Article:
Wednesday, December 30, 2009

Grezzo

Always up for a foodie adventure, my friend and I met for lunch at Grezzo. We started with the Green Drink and a house tea. Both were quite interestingly flavored. The tea had lemon, goji berries, mint, ginger and probably some other fresh ingredients as well. The only drawback was that I had trouble drinking the liquid with all of the seeping items filling my mug. The green drink was a nice mix of vegetables topped with some delicious spicy edible flowers.

I had the home-made "gnocchi" made with ground nuts and possibly tahini. These were artistically enveloped in a delicious "rawmesan" sauce made with coconut milk. The sauce was creamy and flavorful, going quite well with the crisp English peas and pea shoots. I don't remember the crispy eggplant being on the plate (although it appears to be on the menu). My friend had the BLTA wrap, which had a tasty, but slightly salty tortilla made from flax seeds and sundried tomato. The filling was quite good - fresh lettuce, tomato, avocado, creamy "cheese" spread, and a salty olive (or maybe eggplant?) paste. The ultra-light dehydrated chips on the side were delicious.

Our wonderful server suggested the iced "eggnog" which was a delicious blend of nuts, coconut milk, topped with a fabulous vanilla "ice cream" and shaved Brazil nuts. That was dessert in of itself. We also opted for the Apple Pave which consisted of paper thin slices of apple stacked and topped with a citrus marinade and a caramel-like sauce served with clove ice cream. I found the clove flavor of the ice cream to be a bit overpowering and the apples to be too sweet for my taste. However, combining the flavors of each item was still quite good (I'm just not sure I would order this again.) The Chocolate Super Cookie with Chocolate Frosting was similar to a homemade Luna bar - somewhat dense and chewy (made with chocolate and dates). Not my thing, but maybe others would appreciate it. The frosting was delicious.

Grezzo is a *tiny* little place with chairs that barely fit people with a slim stature. Squeezing into seats was a bit uncomfortable and difficult when the restaurant began to fill up. The kitchen is equally tiny and the one bathroom is oddly located right next to a prep station. So close, in fact, that I could hear the chef discussing her falafal recipe with a patron just on the other side of the bathroom door.

Not sure if I would go back, but this place is definitely a fun and interesting experience. I wouldn't say I'm a convert to the raw food/vegan movement, but I did appreciate the creative use of fresh ingredients. I would recommend the place to any vegan/vegetarian looking for something fun and upscale. My personal opinion is to stick with the appetizers and main courses and pass on dessert.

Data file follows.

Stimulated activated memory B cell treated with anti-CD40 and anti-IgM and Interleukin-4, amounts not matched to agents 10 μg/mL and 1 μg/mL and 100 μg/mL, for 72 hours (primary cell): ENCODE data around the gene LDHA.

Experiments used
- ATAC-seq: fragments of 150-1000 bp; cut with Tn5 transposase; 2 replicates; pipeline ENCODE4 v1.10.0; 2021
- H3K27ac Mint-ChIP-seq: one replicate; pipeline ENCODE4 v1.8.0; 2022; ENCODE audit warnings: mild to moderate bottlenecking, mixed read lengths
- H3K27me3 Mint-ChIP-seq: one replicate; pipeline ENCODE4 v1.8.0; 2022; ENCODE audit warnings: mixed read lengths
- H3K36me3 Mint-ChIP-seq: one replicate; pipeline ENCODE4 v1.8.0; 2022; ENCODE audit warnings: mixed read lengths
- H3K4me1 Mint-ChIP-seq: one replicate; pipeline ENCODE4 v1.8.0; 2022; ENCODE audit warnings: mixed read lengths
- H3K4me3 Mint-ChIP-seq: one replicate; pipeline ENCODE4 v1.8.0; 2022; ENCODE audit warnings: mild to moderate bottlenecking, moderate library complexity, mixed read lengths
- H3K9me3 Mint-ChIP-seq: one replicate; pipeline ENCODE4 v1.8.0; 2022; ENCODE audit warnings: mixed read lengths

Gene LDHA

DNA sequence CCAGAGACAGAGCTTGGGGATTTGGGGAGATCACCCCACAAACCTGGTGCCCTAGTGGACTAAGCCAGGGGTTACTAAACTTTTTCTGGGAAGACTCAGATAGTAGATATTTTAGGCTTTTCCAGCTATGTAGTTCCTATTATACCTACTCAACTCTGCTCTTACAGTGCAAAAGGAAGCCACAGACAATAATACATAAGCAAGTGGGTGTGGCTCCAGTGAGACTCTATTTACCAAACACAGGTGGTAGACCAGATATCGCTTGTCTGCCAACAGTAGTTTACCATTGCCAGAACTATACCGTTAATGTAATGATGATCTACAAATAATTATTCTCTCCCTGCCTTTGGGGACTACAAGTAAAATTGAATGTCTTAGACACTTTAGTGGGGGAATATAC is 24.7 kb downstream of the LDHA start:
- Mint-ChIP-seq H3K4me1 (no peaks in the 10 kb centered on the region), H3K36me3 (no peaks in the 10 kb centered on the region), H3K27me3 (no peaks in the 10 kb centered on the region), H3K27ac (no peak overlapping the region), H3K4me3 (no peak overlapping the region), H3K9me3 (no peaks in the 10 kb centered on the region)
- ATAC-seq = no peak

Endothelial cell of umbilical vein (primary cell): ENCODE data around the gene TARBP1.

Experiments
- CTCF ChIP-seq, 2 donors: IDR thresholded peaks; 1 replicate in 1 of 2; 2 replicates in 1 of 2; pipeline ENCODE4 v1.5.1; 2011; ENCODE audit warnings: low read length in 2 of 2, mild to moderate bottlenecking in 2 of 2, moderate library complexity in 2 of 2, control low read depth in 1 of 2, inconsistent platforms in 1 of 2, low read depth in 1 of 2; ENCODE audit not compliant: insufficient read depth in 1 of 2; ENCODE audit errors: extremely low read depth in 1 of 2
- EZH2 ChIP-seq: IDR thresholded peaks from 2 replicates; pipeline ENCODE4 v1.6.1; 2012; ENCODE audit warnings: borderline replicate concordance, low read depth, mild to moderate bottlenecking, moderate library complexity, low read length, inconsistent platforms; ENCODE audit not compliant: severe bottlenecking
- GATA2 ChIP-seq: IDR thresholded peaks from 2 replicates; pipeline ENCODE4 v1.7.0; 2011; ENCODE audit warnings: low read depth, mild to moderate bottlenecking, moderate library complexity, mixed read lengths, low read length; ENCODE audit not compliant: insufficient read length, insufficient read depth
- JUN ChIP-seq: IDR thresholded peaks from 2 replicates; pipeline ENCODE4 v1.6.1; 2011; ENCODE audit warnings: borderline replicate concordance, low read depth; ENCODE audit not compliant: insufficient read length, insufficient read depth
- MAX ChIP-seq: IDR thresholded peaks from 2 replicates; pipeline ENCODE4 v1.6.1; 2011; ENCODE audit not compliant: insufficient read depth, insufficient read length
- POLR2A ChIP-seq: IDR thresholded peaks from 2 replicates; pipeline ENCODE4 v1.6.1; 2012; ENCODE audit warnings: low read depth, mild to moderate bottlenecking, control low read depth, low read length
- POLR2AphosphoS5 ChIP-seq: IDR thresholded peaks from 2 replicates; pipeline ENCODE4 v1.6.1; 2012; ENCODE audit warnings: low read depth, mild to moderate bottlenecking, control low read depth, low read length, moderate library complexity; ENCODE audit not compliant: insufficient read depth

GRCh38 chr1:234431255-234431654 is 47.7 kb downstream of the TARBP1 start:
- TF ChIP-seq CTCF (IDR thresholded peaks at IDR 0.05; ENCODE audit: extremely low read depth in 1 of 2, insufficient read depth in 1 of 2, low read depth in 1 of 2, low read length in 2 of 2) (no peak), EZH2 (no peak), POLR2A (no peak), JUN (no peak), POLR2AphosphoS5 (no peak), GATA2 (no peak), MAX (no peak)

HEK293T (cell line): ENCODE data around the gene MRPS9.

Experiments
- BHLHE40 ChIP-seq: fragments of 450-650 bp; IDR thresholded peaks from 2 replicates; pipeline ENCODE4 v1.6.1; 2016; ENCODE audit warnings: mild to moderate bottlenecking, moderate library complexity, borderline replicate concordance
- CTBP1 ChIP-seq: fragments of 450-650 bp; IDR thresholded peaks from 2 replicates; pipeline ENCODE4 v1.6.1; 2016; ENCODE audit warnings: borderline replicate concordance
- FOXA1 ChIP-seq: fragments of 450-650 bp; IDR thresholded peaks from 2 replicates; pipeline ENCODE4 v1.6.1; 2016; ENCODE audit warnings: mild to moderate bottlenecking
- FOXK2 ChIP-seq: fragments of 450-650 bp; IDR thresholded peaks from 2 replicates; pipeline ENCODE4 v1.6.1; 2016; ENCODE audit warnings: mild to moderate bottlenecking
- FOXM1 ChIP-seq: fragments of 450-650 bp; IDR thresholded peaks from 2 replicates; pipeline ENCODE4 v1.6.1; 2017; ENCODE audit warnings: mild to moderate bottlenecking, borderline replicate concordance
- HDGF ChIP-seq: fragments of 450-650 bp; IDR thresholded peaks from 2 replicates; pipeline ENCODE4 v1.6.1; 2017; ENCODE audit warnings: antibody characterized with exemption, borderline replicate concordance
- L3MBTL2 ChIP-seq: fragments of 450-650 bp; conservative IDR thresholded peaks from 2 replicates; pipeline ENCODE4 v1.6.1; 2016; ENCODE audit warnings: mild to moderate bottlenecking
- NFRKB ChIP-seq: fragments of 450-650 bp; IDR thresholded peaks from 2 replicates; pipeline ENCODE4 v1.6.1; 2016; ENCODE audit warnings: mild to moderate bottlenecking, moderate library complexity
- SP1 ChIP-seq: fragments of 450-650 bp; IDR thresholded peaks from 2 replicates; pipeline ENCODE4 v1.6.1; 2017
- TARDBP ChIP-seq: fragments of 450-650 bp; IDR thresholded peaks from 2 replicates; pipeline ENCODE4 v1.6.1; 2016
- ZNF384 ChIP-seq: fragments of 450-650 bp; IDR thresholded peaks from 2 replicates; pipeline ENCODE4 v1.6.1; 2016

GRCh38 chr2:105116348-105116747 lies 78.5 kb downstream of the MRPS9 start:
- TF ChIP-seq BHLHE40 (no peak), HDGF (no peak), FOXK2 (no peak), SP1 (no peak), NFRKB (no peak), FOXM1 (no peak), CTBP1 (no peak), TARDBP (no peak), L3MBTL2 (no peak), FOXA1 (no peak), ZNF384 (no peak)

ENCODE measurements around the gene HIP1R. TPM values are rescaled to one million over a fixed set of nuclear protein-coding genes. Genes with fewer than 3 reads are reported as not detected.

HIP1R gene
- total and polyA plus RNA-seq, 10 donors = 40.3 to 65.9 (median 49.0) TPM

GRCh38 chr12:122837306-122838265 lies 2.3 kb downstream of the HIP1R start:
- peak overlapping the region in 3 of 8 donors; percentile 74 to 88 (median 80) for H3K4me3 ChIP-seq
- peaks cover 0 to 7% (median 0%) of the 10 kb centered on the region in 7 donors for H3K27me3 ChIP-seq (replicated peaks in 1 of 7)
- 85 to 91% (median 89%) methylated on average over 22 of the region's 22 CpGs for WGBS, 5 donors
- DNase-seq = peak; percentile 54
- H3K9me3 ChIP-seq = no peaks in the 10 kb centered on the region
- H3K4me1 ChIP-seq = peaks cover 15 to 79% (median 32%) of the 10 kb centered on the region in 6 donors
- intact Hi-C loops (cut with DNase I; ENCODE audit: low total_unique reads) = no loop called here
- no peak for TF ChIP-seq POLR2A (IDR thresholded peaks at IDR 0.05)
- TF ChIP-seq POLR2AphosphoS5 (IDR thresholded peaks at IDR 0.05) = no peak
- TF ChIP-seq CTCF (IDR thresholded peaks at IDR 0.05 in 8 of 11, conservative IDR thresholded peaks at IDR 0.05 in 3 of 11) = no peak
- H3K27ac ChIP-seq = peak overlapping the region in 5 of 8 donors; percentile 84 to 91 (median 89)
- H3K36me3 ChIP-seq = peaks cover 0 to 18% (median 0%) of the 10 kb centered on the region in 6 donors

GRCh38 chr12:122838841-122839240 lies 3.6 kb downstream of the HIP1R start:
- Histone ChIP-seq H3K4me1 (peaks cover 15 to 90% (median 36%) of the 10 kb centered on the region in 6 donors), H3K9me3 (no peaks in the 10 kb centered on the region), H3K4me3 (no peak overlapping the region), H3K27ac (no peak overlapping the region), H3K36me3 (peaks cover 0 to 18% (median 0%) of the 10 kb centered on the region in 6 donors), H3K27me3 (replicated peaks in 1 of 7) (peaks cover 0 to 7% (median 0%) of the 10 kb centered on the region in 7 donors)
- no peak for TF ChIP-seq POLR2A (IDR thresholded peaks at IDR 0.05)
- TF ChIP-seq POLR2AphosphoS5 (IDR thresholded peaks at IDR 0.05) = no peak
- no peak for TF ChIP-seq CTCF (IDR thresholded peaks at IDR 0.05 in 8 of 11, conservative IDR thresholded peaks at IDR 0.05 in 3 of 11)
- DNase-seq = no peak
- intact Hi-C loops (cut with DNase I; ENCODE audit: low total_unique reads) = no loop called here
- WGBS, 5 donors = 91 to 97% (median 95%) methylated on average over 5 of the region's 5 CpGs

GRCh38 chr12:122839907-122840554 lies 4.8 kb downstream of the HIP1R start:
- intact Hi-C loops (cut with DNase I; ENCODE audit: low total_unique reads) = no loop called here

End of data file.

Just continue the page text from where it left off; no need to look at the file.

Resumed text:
~flutterbyblue

Grezzo
69 Prince Street
Boston MA 02113


Image lifted from www.yelp.com

Tuesday, December 29, 2009

Oishii Boston

One of the places I've always wanted to try in the South End, is Oishii Boston. I've been to the one in Chestnut Hill many times, but heard that the Boston restaurant serves some intriguing upscale items.

Seeing as I was home for the holidays, we tried the place out for lunch. I *highly* recommend the New Kaiseki Lunch #1. It was fantastic considering the price ($30 fixed). The green salad with sesame dressing was good - nothing special, but the dressing was delicious. Then the platter of small plates arrived. OMG. The lobster wild mushroom risotto was fantastic - a nice chunk of claw artistically arranged in the middle of creamy, delicious (sushi rice?) risotto. The seared salmon with sweet soy was also really well done - not overcooked and perfectly flavored. My personal favorites were the crispy rock shrimp lemon aioli (perfectly fried teeny shrimp with a ton of flavor) and the grilled miso black cod (perfectly cooked luscious fish in a light fantastic broth sauce.) The crab cake was a little bite of yummy crab crispiness, and the sushi/sashimi were fresh and well prepared. The spicy tuna salad handroll was a large cone of flavorful well-seasoned tuna salad.

We also ordered a small selection of sushi a la carte. The foie gras with truffle was melt-in-your-mouth delicious (although quite expensive at $15/piece.) The rest of our random sushi selections were excellent, but again, very expensive.

Oishii Boston is set a little out of the way in the South End. When we were there for lunch on a Tuesday the place was pretty empty. The space is dark, swank and modern. Certainly a classy place and a good option for a business luncheon. Given that Oishii in Chestnut Hill also has a fantastic selection of unique and delicious sushi, I would probably opt for take-out there rather than splurging on the very expensive Oishii Boston menu. That being said, the lunch special was entirely worth it.

~flutterbyblue